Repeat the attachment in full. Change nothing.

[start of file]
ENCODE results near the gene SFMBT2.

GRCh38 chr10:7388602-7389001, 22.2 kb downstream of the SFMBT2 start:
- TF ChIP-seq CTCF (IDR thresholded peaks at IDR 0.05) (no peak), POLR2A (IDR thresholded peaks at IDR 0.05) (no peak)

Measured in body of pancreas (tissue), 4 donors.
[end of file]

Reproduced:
ENCODE results near the gene SFMBT2.

GRCh38 chr10:7388602-7389001, 22.2 kb downstream of the SFMBT2 start:
- TF ChIP-seq CTCF (IDR thresholded peaks at IDR 0.05) (no peak), POLR2A (IDR thresholded peaks at IDR 0.05) (no peak)

Measured in body of pancreas (tissue), 4 donors.